Strong and stable?

Inspired by comments made by speakers at the Warsaw Network Forum, John Gubert questions the stability of the current market technical and operational architecture.

Banking regularly has a bout of extreme dysfunctional myopia. This has been evidenced throughout history by its love affairs with leveraging and leveraged lending, its adoption of fads such as the tech boom or the earlier Latin American and emerging market funding catastrophes. It has been compounded by its ignorance of the risks of unfettered mortgage based loans or the craziness of its willingness to accept exposure, with uncertain legality, to structures such as rehypothecated assets or liens based on uncertain precedent.

I have had concerns about the securities services business for some time ever since, after a few whimpers of protest, the concept of unlimited liability for the safety of assets was accepted under the EU’s alternative and UCIT rules. This aberration appears likely to be joined by several others.

Firstly, the critical risk vehicle of trading markets, the Central Counterparty, could soon, at least in the EU, see its risk policies subordinated to Central Bank monetary policy. Secondly, Investment houses are talking more of their suppliers being digital custodians and insuring them against the risks of cyber and other digital frauds or events. Allied to this, the major custodians are talking of broader outsourcing whereby the fund manager becomes the manufacturer, strategic distributor and operator of a fund with all other tasks and risks residing with a turnkey supplier meeting operational, technical, data management and some judgemental functions.

The latest EU data I have seen from the EBA shows non-performing bank loans at 6% of total loans and advances. That equates to the Spanish GDP. US banks perform better at 3% of loans and advances. In addition, banks have paid $321 billion in regulatory fines since 2008. Their continued imprudence, given that few banks have made an economic profit over this period, is staggering. In this light, it might be worthwhile highlighting the dangers of the recent additions to the custodian risk ladder as well as reminding ourselves of the risks implicit in asset safety rules. As a ratio of two dollars of assets under custody to each dollar of assets in their balance sheet is a common one for many custodians, the fact that custodial assets are seen as less risky is not a comfort but a necessity. As markets get more complex, as investments become more geographically diverse, as investment types expand, technology choice becomes ever more mission critical and as conflict of cross border law and regulation becomes more of a challenge, the relative scale of the two portfolios, custodial and direct risk bearing, is an issue. At what point could a risk in the custodial world translate into a balance sheet threatening event? The Central Counterparty issue and the challenges of changing liability across the post trade landscape, especially with growing outsourcing arrangements, could well be the driver for the next banking crisis.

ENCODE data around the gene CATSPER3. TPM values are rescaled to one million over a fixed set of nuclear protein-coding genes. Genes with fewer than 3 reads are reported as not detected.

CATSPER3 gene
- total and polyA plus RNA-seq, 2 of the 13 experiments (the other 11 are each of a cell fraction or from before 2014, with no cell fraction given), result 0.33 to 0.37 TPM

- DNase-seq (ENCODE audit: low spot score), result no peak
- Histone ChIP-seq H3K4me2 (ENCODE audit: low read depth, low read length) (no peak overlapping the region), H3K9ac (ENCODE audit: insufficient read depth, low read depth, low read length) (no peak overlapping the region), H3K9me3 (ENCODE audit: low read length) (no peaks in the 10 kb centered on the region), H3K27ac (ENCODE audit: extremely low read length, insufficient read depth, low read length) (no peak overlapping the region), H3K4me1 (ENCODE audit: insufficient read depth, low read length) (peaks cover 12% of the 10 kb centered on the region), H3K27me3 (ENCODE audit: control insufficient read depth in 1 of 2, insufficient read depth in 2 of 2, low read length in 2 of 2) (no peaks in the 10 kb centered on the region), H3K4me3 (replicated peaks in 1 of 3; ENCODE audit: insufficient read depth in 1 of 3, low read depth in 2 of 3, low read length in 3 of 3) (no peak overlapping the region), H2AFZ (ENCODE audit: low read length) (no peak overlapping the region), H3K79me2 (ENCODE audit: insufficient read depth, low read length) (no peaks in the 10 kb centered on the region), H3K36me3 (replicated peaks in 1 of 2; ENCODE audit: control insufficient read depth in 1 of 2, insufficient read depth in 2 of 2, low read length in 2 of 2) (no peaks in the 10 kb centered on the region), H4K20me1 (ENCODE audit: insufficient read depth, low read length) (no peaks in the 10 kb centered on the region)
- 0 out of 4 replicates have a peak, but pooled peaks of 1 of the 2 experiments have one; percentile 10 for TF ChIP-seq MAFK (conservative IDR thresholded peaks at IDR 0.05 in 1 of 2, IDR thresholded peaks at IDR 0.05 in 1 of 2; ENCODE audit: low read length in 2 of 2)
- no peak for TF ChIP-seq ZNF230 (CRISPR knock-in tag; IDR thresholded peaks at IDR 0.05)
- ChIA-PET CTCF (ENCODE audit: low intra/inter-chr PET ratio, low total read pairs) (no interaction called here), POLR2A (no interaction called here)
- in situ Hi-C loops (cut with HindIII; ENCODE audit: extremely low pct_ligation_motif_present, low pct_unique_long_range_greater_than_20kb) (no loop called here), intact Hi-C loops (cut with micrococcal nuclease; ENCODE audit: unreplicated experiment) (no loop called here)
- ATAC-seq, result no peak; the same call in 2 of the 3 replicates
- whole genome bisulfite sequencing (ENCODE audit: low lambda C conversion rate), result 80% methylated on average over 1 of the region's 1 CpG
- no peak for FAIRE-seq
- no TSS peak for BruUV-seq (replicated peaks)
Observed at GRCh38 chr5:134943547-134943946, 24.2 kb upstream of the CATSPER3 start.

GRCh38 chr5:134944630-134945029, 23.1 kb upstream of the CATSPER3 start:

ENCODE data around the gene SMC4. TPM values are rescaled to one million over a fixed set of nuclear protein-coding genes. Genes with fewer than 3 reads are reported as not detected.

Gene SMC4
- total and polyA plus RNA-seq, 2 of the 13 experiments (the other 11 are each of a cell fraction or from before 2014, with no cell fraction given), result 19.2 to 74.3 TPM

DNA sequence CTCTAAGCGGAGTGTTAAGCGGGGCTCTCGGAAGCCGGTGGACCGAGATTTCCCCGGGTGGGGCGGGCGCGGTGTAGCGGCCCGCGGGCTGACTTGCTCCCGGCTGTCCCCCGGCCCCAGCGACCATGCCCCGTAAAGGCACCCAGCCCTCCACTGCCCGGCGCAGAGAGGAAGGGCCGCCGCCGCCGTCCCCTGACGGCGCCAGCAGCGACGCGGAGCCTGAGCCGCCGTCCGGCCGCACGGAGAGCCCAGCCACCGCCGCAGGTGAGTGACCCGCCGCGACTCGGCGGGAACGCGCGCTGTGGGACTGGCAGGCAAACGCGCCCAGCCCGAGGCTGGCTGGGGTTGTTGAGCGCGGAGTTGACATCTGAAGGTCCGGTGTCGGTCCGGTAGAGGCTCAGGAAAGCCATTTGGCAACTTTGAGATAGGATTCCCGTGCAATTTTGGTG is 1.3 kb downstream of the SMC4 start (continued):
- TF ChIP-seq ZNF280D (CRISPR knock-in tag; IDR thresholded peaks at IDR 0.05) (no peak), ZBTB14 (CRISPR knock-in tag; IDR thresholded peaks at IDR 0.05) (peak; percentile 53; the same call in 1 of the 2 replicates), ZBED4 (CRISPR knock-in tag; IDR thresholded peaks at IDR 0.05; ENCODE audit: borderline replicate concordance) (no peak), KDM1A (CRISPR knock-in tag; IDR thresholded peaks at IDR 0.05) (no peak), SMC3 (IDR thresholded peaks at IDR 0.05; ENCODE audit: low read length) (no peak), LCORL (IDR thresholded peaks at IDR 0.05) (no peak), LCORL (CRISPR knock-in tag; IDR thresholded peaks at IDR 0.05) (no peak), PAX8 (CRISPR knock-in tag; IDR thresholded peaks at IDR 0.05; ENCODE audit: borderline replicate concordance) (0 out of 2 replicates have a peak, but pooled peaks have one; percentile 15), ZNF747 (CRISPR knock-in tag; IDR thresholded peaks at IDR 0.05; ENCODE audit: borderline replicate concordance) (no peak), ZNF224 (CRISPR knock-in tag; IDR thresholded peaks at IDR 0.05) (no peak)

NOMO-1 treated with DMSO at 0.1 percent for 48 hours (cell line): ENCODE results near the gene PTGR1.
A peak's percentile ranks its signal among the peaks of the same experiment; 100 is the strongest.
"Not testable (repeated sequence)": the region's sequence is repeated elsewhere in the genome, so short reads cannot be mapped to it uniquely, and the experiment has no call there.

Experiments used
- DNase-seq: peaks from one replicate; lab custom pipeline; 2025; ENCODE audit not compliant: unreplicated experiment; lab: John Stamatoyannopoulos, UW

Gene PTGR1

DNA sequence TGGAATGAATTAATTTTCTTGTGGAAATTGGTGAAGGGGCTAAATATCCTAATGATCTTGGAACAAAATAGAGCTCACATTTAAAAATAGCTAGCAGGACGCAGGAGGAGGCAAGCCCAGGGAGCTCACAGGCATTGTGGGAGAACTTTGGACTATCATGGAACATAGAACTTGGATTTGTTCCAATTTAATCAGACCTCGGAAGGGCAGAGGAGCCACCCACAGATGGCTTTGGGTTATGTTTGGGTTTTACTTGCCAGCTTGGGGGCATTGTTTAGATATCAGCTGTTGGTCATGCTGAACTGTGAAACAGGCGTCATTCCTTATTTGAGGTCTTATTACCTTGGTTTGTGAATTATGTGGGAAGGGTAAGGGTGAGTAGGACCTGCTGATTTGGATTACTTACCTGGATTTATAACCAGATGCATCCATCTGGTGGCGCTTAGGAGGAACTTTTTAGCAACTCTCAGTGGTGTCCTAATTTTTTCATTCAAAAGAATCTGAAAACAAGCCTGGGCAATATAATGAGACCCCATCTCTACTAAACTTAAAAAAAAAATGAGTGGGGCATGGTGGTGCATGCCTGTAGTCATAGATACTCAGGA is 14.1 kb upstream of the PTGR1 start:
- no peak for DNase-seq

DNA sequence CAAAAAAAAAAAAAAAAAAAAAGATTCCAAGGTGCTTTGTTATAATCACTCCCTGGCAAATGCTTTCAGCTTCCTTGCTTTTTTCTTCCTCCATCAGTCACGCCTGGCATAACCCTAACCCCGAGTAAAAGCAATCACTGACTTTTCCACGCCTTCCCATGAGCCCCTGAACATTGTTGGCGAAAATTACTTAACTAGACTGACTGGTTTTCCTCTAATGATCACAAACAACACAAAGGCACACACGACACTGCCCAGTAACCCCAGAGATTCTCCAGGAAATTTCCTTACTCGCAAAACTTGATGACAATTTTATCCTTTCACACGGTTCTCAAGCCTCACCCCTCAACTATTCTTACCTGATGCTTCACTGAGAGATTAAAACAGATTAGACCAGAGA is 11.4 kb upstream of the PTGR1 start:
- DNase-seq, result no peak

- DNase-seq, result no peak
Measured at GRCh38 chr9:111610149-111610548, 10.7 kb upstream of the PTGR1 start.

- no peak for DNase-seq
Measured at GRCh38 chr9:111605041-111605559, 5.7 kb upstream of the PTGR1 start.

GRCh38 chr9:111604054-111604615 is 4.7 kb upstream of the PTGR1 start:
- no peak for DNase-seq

Central Counterparties are the riskiest component of the post trade lifecycle. Having served on the board and risk committee of a systemically important CCP, I have the greatest respect for their risk management processes. The most material risks I see are firstly the fact that all major CCPs have a quite common client base, secondly the risks inherent in a margining algorithm that is largely based on historic performance and finally the redeployment risks on the cash, especially, that they hold as collateral. I also have, in some markets, reservations about legal certainty especially where the CCP gains priority over assets in bankruptcy. Added to these risks now are the proposed moves for Central Bank control of risk policies for EU CCPs whereby margining would be dictated not solely by an independent CCP assessment but also by the requirements of a country’s monetary policy. In other words, if the CCP margining strategy leads to interest rate hikes, the policy could be overturned without the instructing National Central Bank or the ECB having any liability for consequential losses.